Denmark: Latest working life developments – Q2 2017
Recommendations to position Denmark as a digital frontrunner in Europe, legislative proposals for health and safety and the terms of reference of the working environment committee are the main topics of interest in this article. This country update reports on the latest developments in working life in Denmark in the second quarter of 2017.
Denmark as digital frontrunner
On 9 May 2017, the Digital Growth Panel delivered a series of recommendations to the Danish government. The Digital Growth Panel replaced the earlier Production Panel 4 in the autumn of 2016 (similar to Industry 4.0 in other EU Member States). The Panel’s vision is of Denmark as a digital frontrunner (PDF) – the first to take advantage of the benefits of digitalisation.
Denmark ranks high in international listings in terms of its use of digitalisation, especially in the public sector. However, Denmark has been slow to take up the challenges created in areas such as the ‘gig’ economy, big data and automatisation. In most European countries, national digitalisation action plans are already in place, with participation from social partners, ministries, innovative SMEs and universities. The Danish government has yet to implement a national action plan, despite a promise to do so in 2016. However, in November 2016, the government established a Disruption Council and, with the recommendations from the Digital Growth Panel, as of May 2017 an action plan is beginning to emerge.
The 33 recommendations from the Digital Growth Panel concentrate on four areas.
Digital competency for all: The panel recommends that information technology is made obligatory in primary school, and that the intake on education in STEM subjects (science, technology, engineering, mathematics) in the IT-area is strengthened, combined with more focus on technical and digital research.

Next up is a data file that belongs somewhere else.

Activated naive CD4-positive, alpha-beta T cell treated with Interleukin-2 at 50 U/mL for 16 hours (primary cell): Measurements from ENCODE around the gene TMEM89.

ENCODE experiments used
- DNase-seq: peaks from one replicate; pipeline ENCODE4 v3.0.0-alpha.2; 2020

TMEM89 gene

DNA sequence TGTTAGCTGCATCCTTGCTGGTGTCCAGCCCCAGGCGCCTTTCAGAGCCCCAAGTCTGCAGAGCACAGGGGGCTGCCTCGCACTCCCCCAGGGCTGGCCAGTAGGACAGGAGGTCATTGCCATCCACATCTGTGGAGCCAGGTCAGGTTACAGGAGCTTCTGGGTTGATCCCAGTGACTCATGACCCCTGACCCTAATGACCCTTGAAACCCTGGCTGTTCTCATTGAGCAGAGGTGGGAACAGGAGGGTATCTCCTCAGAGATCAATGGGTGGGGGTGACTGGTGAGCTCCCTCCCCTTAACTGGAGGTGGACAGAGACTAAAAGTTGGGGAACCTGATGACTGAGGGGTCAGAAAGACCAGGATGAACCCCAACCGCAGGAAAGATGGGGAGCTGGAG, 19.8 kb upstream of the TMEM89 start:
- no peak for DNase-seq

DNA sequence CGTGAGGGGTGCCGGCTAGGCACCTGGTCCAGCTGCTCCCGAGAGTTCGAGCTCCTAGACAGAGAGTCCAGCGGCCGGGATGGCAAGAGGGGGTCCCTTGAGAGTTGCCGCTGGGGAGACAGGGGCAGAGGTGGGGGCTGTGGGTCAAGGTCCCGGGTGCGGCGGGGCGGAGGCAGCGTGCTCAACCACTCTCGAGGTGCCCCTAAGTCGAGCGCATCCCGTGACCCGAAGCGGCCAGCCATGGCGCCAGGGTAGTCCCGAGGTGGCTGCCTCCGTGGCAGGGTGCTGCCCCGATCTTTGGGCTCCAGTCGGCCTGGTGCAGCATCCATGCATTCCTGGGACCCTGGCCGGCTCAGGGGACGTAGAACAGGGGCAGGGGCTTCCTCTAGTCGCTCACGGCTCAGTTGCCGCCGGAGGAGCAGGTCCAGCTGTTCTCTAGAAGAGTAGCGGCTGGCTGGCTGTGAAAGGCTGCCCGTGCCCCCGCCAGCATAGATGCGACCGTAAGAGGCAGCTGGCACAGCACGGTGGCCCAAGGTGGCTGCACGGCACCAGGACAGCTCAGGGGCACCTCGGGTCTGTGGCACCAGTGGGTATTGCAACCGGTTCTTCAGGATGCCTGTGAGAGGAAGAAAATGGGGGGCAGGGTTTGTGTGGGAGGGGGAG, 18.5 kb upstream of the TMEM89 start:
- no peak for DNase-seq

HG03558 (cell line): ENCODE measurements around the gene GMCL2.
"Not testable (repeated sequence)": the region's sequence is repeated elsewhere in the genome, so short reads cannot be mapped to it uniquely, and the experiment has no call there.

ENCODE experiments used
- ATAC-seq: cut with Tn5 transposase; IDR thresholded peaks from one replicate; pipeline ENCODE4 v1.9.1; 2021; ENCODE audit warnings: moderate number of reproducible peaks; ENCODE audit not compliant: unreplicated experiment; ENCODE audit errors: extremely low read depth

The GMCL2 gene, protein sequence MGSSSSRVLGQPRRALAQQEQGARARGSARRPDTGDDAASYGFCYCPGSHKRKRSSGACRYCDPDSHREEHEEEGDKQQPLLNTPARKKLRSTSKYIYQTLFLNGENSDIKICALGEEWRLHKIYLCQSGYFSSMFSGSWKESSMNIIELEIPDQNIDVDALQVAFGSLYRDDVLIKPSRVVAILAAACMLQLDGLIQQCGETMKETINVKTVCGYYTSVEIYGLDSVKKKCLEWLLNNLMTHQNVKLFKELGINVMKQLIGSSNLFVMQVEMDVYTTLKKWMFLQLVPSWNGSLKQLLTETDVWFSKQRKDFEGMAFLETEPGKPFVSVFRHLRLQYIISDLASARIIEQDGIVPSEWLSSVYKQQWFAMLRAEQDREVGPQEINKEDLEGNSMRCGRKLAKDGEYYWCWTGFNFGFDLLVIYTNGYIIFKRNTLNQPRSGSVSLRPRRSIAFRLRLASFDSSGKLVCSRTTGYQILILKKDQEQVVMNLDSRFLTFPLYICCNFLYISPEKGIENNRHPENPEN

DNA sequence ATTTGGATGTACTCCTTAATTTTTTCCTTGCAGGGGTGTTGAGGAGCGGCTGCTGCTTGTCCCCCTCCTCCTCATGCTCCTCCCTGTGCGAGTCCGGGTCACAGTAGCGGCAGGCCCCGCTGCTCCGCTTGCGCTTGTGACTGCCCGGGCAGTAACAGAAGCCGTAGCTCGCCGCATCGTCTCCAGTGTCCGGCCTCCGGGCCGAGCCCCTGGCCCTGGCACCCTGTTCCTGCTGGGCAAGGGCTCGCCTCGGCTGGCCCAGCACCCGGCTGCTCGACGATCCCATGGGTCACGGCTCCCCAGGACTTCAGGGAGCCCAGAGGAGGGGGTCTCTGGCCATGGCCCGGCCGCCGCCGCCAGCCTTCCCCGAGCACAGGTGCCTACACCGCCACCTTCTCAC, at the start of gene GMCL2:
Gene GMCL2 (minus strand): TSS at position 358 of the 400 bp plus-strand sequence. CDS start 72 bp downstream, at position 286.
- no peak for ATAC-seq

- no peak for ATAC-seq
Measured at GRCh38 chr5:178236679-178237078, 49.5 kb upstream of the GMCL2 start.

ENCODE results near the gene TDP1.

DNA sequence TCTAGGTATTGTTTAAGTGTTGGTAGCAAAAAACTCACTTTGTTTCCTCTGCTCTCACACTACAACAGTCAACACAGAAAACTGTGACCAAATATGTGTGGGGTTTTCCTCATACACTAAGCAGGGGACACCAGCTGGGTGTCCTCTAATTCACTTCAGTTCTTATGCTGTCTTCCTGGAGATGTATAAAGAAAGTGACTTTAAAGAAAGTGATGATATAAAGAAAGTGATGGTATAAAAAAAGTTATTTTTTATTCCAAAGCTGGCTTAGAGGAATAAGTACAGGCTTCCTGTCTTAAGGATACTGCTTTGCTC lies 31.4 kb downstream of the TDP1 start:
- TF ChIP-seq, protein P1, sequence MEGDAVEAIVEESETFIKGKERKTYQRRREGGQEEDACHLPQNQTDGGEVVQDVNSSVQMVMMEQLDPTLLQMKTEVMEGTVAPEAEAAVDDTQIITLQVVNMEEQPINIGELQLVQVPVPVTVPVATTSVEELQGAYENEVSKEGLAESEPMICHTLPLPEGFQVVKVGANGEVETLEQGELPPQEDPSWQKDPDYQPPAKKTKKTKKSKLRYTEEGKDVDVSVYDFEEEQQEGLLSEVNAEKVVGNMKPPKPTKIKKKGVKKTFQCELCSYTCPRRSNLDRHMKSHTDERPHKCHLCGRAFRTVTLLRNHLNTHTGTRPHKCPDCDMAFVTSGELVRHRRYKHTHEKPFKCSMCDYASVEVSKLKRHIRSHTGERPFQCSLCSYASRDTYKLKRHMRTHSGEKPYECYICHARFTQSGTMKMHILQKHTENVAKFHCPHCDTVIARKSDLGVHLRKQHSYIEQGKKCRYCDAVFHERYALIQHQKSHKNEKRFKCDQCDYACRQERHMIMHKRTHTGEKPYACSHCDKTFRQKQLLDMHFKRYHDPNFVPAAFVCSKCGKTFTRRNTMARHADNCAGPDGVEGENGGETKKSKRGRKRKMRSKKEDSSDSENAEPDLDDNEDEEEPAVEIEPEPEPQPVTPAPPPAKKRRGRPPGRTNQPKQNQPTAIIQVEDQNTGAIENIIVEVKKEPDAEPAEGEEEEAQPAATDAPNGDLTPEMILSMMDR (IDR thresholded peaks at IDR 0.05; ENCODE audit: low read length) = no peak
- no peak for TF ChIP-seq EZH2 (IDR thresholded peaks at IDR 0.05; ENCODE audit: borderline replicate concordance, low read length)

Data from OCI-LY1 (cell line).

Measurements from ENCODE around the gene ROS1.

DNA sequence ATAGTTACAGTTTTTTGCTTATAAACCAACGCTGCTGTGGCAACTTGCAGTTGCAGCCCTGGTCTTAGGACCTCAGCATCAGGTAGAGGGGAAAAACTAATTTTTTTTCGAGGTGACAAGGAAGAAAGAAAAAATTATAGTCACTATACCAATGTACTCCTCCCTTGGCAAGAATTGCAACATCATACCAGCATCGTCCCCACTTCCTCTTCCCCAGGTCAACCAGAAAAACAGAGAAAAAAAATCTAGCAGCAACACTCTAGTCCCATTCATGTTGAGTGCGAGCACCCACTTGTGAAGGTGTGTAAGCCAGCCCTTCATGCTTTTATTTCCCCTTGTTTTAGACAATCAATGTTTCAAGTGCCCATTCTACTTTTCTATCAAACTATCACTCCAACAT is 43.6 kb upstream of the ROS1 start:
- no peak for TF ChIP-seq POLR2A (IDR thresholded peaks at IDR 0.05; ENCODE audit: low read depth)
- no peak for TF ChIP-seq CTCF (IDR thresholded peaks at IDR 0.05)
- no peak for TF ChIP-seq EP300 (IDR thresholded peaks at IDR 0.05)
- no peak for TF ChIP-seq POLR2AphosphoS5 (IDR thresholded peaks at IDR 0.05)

An attractive digital growth environment: The panel recommends that an international hub is created to deal with Internet of Things (IoT), artificial intelligence, and big data.
A proactive framework for digitalisation: The panel recommends that a flexible approach be taken to regarding new digital technologies, products and business models, with the aim of not creating excessive ‘red tape’.
Digital 'responsibility and enthusiasm': The panel recommends a sustained focus on digitalisation, through an annual digitalisation summit and a roadmap for work on digitalisation by the relevant ministries.
The social partner organisations are, in general, positive about the steps taken towards a national strategy. The social partners are broadly represented on the Disruption Council. On the Digital Growth Panel, only the president and vice-president of the union side of the Co-industri negotiation cartel are members. Employers are also represented – by CEOs of some of the larger companies in Denmark.
Proposals for improved health and safety legislation
In June 2017, three legislative proposals in the field of health and safety were issued for consultation among businesses and the social partners. They are as follows.
The regulation of security zones around offshore installations: The proposal is to move regulation from the Danish Business Authority to the Danish Working Environment Authority (Arbejdstillsynet). In this way, Directive 2013/30/EU of the European Parliament and the Council on the safety of offshore oil and gas activities will be implemented.
The design of certain safety products: This will correct the current legislation with two new EU regulations, which includes regulations on personal protective equipment, such as safety shoes, helmets and protective gloves.
A change to the rules on occupational health and safety certificates: The legislation will implement a political agreement of November 2016 on a strengthened work environment certification.
Working environment committee to start work
The Q1 2017 report described the appointment of an expert committee on working conditions. The framework for the expert committee’s proceedings is now in place. It is expected to complete its work in the summer of 2018; it will then make recommendations on the working environment in Denmark.
In the autumn of 2017, important tripartite negotiations will take place between the government and the social partner confederations about how to improve education and training, including continuing vocational training. The recommendations from the Digital Growth Panel and the emergence of the Disruption Council should, in part, help to focus negotiations on strengthening digitalisation in vocational training schemes and in primary and secondary schools.